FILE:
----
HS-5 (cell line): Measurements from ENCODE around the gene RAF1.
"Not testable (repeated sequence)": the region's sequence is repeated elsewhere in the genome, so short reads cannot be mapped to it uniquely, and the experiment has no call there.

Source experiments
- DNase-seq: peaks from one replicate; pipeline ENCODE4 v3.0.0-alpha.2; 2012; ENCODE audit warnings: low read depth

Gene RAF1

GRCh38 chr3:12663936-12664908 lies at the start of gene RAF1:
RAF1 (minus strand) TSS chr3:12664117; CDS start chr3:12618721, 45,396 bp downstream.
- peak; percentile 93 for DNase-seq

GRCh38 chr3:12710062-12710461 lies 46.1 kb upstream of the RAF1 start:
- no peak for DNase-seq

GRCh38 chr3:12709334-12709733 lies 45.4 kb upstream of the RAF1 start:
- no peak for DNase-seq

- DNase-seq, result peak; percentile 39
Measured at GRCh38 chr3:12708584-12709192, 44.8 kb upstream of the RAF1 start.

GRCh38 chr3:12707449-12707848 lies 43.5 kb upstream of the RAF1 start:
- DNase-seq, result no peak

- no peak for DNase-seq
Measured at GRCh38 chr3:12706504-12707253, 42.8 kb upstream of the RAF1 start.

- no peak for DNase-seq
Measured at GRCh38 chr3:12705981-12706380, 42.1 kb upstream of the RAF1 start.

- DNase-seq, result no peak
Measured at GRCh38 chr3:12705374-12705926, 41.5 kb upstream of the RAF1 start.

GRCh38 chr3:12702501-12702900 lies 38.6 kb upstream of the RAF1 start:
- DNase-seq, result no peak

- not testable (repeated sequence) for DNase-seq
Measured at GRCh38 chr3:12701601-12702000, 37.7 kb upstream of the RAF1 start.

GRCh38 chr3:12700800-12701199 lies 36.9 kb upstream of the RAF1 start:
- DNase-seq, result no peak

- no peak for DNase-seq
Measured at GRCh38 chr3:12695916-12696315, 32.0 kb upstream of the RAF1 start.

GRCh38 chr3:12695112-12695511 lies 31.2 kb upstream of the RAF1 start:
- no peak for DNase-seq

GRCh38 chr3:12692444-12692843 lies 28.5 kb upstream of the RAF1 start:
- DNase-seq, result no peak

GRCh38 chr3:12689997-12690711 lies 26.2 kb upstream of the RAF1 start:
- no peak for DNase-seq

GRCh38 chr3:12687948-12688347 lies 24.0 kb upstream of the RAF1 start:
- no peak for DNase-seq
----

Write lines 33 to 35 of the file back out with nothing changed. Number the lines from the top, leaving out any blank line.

GRCh38 chr3:12692444-12692843 lies 28.5 kb upstream of the RAF1 start:
- DNase-seq, result no peak

GRCh38 chr3:12689997-12690711 lies 26.2 kb upstream of the RAF1 start: